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Bikes, Cars, Helmets, and Psychology — Carectomy - Removing Cars from People

Bikes, Cars, Helmets, and Psychology

by Kate Trainor on May 30, 2008

BathBike Bikes, Cars, Helmets, and Psychology
There have been many comments in our bicycle-related articles about safety and proper riding styles. Any time we post a photo of a ride sans helmet, some readers inevitably let us hear about it. They feel that presenting an unhelmeted rider sets a bad precedent.

Generally, I would agree. If I’m going to be in an accident, I would much rather be wearing a helmet when it occurs. I wear a helmet for 99% of my riding. One potential downside of helmets – they further marginalize cyclists on the road. It’s as if we’re tacitly agreeing that riding a bike is inherently dangerous, like we’re entering a construction zone. Driving a car’s quite a dangerous undertaking and most drivers aren’t wearing flame-proof suits and full headgear.

Dr Ian Walker, a British traffic psychologist from the University of Bath, proved another drawback – drivers will give less room to a cyclist wearing a helmet.

Walker rigged his bicycle with a computer and an ultrasonic distance sensor. He recorded data from over 2,500 passing vehicles and alternated between riding with and without a helmet. During the study he was struck twice, by a bus and a truck. Both times he was sporting his helmet.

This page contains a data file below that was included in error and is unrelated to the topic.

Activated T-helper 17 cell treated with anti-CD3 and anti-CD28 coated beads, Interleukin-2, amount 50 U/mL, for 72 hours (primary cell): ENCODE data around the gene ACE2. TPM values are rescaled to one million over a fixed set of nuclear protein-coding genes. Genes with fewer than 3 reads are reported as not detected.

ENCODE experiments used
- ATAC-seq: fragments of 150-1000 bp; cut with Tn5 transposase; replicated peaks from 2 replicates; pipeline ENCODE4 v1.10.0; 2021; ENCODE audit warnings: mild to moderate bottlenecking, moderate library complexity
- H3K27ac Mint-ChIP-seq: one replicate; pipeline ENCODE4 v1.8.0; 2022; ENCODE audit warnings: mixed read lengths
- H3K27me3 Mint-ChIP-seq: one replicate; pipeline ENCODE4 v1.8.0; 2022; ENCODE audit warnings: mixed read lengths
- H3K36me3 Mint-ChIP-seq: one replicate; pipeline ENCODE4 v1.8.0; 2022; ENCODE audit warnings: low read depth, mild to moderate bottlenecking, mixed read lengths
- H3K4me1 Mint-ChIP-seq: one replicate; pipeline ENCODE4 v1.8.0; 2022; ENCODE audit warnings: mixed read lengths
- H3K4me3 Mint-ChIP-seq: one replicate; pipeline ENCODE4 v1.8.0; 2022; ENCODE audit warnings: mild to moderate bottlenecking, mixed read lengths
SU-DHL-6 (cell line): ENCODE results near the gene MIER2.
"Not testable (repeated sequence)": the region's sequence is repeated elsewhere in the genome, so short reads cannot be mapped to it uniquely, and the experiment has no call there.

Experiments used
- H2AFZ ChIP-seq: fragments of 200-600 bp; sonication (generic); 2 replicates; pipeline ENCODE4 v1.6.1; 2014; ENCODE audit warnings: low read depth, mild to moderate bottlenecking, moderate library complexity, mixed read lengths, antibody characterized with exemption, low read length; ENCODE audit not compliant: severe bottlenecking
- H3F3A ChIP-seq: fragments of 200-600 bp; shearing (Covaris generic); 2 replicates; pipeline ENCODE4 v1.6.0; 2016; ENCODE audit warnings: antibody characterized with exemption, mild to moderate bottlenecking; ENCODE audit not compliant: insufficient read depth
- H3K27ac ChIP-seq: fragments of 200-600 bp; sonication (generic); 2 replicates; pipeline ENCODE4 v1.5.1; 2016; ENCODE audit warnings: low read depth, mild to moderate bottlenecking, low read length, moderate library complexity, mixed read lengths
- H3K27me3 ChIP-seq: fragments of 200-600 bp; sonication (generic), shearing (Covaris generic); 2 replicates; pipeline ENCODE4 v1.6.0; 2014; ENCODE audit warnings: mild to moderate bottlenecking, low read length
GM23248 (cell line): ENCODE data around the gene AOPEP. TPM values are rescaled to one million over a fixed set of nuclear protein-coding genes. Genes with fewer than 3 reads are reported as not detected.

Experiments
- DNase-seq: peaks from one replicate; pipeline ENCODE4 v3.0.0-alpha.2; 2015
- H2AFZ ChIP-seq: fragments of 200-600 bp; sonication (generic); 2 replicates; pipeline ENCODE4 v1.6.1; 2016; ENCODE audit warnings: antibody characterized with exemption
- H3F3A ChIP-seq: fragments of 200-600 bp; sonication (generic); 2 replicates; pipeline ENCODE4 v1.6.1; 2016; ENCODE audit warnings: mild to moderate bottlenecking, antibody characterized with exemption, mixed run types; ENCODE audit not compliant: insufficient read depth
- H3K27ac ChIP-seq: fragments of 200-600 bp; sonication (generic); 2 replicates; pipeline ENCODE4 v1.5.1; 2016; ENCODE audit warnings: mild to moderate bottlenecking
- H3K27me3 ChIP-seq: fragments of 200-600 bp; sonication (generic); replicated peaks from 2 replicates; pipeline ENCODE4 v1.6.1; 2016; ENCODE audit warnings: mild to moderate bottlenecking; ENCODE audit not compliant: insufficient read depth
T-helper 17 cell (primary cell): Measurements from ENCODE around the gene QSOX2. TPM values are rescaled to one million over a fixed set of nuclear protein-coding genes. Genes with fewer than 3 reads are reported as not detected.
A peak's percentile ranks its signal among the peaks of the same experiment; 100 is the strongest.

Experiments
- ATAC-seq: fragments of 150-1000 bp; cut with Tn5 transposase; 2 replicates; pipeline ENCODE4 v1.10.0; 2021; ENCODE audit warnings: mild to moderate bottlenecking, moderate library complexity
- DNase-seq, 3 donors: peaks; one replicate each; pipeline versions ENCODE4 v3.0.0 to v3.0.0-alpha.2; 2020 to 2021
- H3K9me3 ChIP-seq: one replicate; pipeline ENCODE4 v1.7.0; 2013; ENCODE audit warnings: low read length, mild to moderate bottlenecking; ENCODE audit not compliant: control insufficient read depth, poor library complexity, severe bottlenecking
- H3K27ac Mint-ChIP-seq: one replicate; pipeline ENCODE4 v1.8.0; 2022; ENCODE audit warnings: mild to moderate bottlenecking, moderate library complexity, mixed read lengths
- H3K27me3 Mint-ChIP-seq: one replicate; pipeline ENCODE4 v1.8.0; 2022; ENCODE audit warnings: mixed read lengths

The gap that drivers gave Walker when they passed shrank an average of 8.5 cm (3 1/3 inches) when he wore a helmet.

From the Study’s Press Release:

“This study shows that when drivers overtake a cyclist, the margin for error they leave is affected by the cyclist’s appearance,” said Dr Walker, from the University’s Department of Psychology.

“By leaving the cyclist less room, drivers reduce the safety margin that cyclists need to deal with obstacles in the road, such as drain covers and potholes, as well as the margin for error in their own judgements.

“We know helmets are useful in low-speed falls, and so definitely good for children, but whether they offer any real protection to somebody struck by a car is very controversial.

“Either way, this study suggests wearing a helmet might make a collision more likely in the first place.”

As for me, I’ve been in enough bike crashes, mostly in races, to know from personal experience that helmets protect my noggin. But Walker’s study is a fascinating look into human psychology and our own assessments of what’s “safe.”

Walker surmises that motorists view cyclists with helmets as more experienced and predictable, and perhaps better protected as well. Subconsciously, they make a decision that these riders require less room.

When Walker donned a long wig to see how gender affected the results, motorists gave an extra 14 centimeters (5.5 inches) of room! Apparently we should all forgo lycra for a skirt, grow out our hair, and revel in the extra asphalt.

For a look at a cyclist’s paradise, where helmets are nowhere to be seen, See also: Bikes Rule in Amsterdam.

 

Related posts:

  1. Where Do Bikes Belong?
  2. Bikes Rule in Amsterdam
  3. Bikes Outsell Cars in Oz
  4. Speaking in Volumes: Cars, Buses, and Bikes
  5. Cars Conjure A Fate Worse Than Death

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